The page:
Launched under Maritime Commission contract on 24 June 1944 as Marine Hawk.
Aquired while still under construction and placed in Navy service on 15 June for conversion to a hospital ship.
Commissioned on 5 May 1945 as Haven (AH-12). Sailed 14 June via the Panama Canal to the Pacific Theater. Reached Pearl Harbor 6 July and brought patients on board for return to San Francisco. Returned to Hawaii on 11 August, Haven sailed to Okinawa and Nagasaki. She arrived off the destroyed Japanese city on 11 September and brought on board a group of allied ex prisoners of war, some of them suffering from the effects of the atomic blast. During the remainder of 1945 the ship was engaged in transporting patients from Guam, Saipan, and Pearl Harbor to San Francisco, arriving after her second long voyage on 31 January 1946.
At San Francisco, Haven took on radiological equipment and scientific researchers in preparation for the forthcoming atomic tests in the Pacific, Operation "Crossroads". She sailed on 29 May for Pearl Harbor and arrived at Bikini Atoll on 12 June, operating temporarily as APH-112. The ship remained in the test area supervising the medical aspects of the experiments throughout the operation, and arrived at Kwajalein on 26 August to assist in the inspection of the test ships. Haven departed on 10 October for Pearl Harbor and the United States, and upon her arrival and decontamination was assigned once again to transport troops from the Pacific outposts to California as AH-12. This occupied her until February 1947, when she reported to San Diego.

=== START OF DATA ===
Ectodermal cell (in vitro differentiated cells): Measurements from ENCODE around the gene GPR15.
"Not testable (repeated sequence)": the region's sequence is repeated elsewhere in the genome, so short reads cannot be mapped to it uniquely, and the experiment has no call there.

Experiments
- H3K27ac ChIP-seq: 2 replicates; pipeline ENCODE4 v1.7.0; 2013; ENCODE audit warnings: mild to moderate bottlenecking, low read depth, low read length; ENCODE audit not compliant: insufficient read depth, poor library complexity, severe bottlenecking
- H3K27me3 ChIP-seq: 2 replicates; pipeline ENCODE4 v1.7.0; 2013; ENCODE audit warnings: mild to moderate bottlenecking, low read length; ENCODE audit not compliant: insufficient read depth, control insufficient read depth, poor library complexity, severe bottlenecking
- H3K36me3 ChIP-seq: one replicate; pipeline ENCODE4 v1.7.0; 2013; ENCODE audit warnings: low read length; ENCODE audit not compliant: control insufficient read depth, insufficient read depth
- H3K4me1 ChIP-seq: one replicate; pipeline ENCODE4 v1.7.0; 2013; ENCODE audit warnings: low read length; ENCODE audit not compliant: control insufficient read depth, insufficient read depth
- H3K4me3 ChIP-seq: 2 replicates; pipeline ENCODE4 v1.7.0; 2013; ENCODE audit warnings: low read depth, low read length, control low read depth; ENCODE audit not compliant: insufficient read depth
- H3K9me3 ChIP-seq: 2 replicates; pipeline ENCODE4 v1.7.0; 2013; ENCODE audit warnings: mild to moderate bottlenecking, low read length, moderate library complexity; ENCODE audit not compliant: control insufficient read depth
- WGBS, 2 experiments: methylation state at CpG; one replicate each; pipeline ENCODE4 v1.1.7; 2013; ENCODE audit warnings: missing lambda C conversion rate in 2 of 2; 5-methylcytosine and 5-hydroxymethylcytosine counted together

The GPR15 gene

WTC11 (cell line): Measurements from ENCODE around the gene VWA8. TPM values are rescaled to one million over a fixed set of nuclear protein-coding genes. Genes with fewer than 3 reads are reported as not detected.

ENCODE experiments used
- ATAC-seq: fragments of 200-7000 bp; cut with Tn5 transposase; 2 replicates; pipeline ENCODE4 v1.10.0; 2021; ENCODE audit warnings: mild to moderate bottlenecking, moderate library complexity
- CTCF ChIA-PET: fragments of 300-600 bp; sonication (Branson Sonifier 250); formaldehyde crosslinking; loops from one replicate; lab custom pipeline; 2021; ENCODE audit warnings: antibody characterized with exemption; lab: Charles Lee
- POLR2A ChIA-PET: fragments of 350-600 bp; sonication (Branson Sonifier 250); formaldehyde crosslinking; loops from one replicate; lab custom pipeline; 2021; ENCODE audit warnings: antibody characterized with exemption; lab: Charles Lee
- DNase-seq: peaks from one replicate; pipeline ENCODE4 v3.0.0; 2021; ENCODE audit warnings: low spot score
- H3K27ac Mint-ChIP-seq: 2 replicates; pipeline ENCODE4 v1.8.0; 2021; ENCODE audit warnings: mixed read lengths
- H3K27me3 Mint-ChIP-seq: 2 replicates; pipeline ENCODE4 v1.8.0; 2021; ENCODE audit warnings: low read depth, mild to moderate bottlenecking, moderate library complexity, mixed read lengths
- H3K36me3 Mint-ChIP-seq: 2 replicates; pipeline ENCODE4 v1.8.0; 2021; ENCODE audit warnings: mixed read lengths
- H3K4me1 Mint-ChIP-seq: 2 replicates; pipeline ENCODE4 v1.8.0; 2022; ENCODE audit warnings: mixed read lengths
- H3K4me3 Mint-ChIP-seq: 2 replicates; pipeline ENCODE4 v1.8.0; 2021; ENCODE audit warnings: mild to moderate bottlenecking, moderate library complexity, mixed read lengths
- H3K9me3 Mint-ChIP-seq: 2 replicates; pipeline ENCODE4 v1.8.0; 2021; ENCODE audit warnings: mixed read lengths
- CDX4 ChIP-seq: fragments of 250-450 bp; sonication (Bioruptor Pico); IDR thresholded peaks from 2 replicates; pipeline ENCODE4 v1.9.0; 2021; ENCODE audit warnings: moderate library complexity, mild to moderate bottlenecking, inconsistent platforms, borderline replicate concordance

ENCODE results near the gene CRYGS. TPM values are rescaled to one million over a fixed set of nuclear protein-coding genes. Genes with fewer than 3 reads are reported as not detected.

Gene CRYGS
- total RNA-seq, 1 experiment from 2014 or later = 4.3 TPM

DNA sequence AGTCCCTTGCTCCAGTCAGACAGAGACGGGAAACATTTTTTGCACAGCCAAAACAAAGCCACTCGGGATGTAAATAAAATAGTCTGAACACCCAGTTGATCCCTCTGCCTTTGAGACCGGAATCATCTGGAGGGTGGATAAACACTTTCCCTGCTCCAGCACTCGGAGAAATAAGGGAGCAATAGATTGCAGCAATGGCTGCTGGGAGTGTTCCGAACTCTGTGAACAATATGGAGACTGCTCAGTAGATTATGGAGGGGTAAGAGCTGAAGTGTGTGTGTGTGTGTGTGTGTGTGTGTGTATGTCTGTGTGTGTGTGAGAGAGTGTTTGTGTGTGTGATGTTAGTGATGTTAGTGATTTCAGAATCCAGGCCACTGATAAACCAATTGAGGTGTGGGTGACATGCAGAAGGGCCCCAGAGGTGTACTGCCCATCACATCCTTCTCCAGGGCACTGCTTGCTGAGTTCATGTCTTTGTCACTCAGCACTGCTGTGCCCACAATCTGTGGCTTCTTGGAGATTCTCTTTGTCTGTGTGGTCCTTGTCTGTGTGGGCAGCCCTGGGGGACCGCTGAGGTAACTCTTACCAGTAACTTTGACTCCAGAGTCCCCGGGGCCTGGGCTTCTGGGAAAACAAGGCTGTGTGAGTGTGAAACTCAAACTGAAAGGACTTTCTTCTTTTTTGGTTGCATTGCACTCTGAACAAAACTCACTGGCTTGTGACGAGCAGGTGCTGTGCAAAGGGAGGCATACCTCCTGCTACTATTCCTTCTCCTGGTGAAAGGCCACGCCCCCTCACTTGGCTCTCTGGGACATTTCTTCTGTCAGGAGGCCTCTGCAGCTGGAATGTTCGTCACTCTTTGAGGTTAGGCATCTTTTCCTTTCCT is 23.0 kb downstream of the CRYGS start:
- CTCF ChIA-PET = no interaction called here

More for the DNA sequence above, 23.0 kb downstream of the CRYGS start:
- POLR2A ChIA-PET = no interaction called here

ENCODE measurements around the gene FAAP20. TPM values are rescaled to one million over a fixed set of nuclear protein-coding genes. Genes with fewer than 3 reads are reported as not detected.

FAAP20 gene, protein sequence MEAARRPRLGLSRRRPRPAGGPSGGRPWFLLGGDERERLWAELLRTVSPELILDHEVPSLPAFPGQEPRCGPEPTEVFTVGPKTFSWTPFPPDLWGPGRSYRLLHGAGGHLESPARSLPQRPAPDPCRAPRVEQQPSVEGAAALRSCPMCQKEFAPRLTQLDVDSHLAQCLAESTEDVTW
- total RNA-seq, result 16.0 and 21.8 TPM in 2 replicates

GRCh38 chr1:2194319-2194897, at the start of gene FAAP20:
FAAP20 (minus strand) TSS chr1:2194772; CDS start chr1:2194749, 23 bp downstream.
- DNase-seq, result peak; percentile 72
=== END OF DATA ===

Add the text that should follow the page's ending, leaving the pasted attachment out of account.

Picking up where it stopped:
Decommissioned on 1 July and entered the Pacific Reserve Fleet, San Diego group.
Korean War Service -
With the outbreak of the Korean War, Haven was taken out of reserve and commissioned on 15 September. She sailed 25 September via Pearl Harbor for Inchon, Korea where the hospital ship remained off Inchon caring for casualties until 6 January 1951, when the attacking Chinese Communists forced her to move further south.
Haven returned to Pusan on 5 February to care for battle casualties, and after another voyage to Inchon remained at Pusan until she sailed for the United States arriving at San Francisco on 30 October .
She began her second tour of Korean duty on 7 January. She operated off Inchon and Pusan during the months that followed, receiving many of her patients by helicopter directly from the front lines. Haven sailed again for the United States on 16 September, where she underwent the installation of a new flight deck to facilitate helicopter evacuation of patients.
Departed San Diego on 24 January and returned to her regular station in Inchon harbor where during the next seven months she treated almost 3,000 patients. Sailed for the United States on 20 August arriving at San Francisco on 3 September where she operated off the coast of California.
She began her fourth tour of duty in Korea on 4 January and arrived at Inchon on 7 February to provide regular medical care for troops. Haven also made occasional visits to Japan; and on 1 September with Korea in a state of truce, she was ordered to French Indochina, arriving at Saigon on 9 September. There she brought French troops on board as Viet Nam was partitioned and the French army withdrawn. Haven sailed to Oran and Marseille in October to disembark the soldiers, and completing her round-the-world voyage arrived at Long Beach via the Panama Canal on 1 November.
Haven took part in fleet maneuvers and provided hospital services for sailors.
Decommissioned at Long Beach on 30 June and placed in an "In Reserve, In Service" status, and remained moored at Long Beach providing medical services to the Pacific Fleet.
On 1 March she was struck from the Navy List. Haven was returned to the Maritime Administration on 5 June.
These specifications and ship histories are adapted from the Dictionary of American Naval Fighting Ships (US Naval Historical Center) and from various other sources. These summaries may not reflect the most recent information concerning the ships' status or operations. If you find an error or discrepancy, please email me at email@example.com or fill out our online crossing submission form.